get more leads online

Read part one here. 

Now that you’ve got an eye-catching, high quality offer of great value, you need a landing page to get leads online.

For converting leads online, landing pages are where the magic happens. They’re an attractive page on your website that gives your reader the tools to take the action you’ve asked them to take. Remember, the offer and landing page are all tied into the call to action (CTA).

The Dedicated Landing Page

To get more leads online, each landing page needs to be tied to a single offer for two main reasons.

1. To maintain consistency

Maintaining consistency means keeping all your messaging the same across your call to action, your offer and your landing page. If your call to action is “Get a free guide” but your landing page says “Download more information,” you’ve entered the realm of inconsistency and this can confuse your reader. It may seem small, but these fine details go a long way toward inspiring confidence in your visitors. So if your verb is “download,” use it from start to finish. If you’re offering a free guide, call it a free guide. If the title is “5 Ways to Make Millions Collecting Stamps” make sure it’s always the same. (You’d be surprised how easy it is to suddenly use a new title when you’ve been building out an offer for awhile.)

2. To track the effectiveness of your campaign

The second main reason for a dedicated landing page has to do with reporting related to converting your leads online. By tracking the traffic that lands on this particular page, you can easily see which parts of your campaign are most effective and which need some revisions.



Landing Page Etiquette

Landing pages are made up of a few key elements. Keep it simple and remember the following:

1. The form

In order to convert visitors to leads online, when a visitor arrives on your landing page, they need to be able to make the exchange of their information for your offer. In other words, you need a form they can fill out and submit. Keep it simple, make sure the fields are clearly labeled and that you’re getting the necessary information. If you’re going to email them a free guide, make sure your form has a field for their email address and that it’s required.

2. The description

Confirm to your reader that they’re in the right place by including a short, concise description of your offer. Remember to keep your language consistent and sell the value. Keep it short and simple—bullet points are great for this. You don’t want to distract the reader, you want to help them focus on filing out the form.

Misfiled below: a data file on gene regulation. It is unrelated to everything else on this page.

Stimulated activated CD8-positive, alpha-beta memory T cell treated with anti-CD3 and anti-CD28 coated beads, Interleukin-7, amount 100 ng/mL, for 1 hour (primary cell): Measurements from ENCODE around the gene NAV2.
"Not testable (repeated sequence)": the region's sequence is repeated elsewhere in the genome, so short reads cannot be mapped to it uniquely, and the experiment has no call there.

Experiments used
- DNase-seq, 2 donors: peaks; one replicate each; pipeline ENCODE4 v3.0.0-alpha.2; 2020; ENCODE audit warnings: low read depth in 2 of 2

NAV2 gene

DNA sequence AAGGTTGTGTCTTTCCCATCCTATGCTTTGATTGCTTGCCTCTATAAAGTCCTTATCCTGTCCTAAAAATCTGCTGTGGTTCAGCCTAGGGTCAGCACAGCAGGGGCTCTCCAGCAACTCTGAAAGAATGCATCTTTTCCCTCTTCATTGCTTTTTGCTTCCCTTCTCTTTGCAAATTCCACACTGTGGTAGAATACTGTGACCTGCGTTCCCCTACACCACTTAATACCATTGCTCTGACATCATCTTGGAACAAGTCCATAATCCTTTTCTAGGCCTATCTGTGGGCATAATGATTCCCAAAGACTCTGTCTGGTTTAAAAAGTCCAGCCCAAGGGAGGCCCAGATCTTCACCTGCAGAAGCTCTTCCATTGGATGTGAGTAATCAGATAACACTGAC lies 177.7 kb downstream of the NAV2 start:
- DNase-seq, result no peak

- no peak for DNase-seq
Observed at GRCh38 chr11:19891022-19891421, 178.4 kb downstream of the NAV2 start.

3. The navigation—or lack thereof

Your landing page should be on your website, but be sure to remove the navigation links for that page only. The last thing you want is to get someone all the way to your landing page only to have them leave without submitting the form because they saw links to other interesting parts of your website.

4. The thank you page

Put some thought into your thank you page. Once somebody submits a form, they need to instantly see a message that confirms they successfully submitted their information and gives them clear expectations for what happens next. If you’re emailing them the promised offer, tell them.

Also give them a time period and contact information in case something goes wrong. “Thank you for downloading ‘5 Ways to Make Millions Collecting Stamps.’ You should see it in your inbox within 20 minutes. If you don’t, check your spam folder or contact us…” then include an email or phone number they can use to troubleshoot.

Once they’ve submitted the form, bring back the navigation links. Now is the perfect time for them to poke around your site and learn more about the helpful resource that is your business.




About Megan Kanne

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